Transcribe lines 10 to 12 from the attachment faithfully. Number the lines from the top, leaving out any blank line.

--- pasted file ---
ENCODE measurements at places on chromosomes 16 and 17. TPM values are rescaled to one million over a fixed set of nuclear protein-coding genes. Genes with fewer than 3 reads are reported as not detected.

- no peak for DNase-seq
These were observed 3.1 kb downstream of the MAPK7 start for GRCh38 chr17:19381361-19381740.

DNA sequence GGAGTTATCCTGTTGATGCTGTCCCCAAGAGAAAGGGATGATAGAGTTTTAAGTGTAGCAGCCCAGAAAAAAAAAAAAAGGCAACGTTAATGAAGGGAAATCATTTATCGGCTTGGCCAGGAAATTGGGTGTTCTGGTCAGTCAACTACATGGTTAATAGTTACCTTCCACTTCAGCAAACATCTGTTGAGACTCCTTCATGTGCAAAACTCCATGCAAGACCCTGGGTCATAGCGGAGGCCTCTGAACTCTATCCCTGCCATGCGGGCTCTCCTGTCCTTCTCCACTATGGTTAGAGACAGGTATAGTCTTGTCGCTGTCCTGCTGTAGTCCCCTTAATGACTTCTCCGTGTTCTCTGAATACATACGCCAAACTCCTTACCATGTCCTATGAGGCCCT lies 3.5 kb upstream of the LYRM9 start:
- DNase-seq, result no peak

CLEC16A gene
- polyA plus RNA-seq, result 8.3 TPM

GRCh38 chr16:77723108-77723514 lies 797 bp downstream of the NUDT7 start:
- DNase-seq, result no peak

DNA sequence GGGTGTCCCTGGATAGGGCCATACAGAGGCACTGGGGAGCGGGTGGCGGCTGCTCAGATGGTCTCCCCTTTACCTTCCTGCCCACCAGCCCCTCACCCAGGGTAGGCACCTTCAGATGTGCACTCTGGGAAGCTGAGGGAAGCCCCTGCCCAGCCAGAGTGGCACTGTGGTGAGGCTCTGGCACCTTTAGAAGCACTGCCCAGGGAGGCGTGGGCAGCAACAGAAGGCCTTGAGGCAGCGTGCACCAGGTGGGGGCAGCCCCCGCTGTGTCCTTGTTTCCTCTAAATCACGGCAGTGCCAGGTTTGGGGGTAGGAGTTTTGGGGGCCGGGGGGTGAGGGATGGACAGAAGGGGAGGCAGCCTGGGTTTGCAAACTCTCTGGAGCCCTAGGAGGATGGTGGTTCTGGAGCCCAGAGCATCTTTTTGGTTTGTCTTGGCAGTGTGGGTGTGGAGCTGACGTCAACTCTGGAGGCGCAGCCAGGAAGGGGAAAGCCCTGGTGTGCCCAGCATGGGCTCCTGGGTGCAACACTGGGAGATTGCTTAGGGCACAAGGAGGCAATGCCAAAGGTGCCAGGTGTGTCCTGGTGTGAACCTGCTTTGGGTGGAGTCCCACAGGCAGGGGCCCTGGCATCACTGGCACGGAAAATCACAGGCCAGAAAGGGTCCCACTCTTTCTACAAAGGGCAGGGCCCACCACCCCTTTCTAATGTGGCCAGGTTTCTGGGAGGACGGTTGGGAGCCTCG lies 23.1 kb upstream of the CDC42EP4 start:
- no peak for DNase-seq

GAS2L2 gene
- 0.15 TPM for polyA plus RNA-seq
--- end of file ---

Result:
DNA sequence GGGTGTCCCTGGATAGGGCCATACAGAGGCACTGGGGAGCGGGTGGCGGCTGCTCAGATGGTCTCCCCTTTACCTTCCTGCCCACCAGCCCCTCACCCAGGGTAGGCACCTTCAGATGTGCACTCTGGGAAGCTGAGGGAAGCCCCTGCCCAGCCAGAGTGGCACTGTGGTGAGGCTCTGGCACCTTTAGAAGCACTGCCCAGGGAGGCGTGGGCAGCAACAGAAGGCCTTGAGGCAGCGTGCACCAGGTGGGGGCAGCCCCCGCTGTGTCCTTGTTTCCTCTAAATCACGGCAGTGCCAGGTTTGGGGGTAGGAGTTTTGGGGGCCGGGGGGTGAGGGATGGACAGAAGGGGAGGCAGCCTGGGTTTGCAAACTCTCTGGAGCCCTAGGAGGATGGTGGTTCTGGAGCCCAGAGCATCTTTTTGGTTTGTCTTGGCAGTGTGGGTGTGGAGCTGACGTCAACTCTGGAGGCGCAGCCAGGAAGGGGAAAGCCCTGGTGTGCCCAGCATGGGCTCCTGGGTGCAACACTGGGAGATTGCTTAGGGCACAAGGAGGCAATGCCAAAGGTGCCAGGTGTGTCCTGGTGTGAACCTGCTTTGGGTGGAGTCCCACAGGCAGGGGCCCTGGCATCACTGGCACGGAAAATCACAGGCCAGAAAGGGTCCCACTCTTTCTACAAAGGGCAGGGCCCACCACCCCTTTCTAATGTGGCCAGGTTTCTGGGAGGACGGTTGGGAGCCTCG lies 23.1 kb upstream of the CDC42EP4 start:
- no peak for DNase-seq

GAS2L2 gene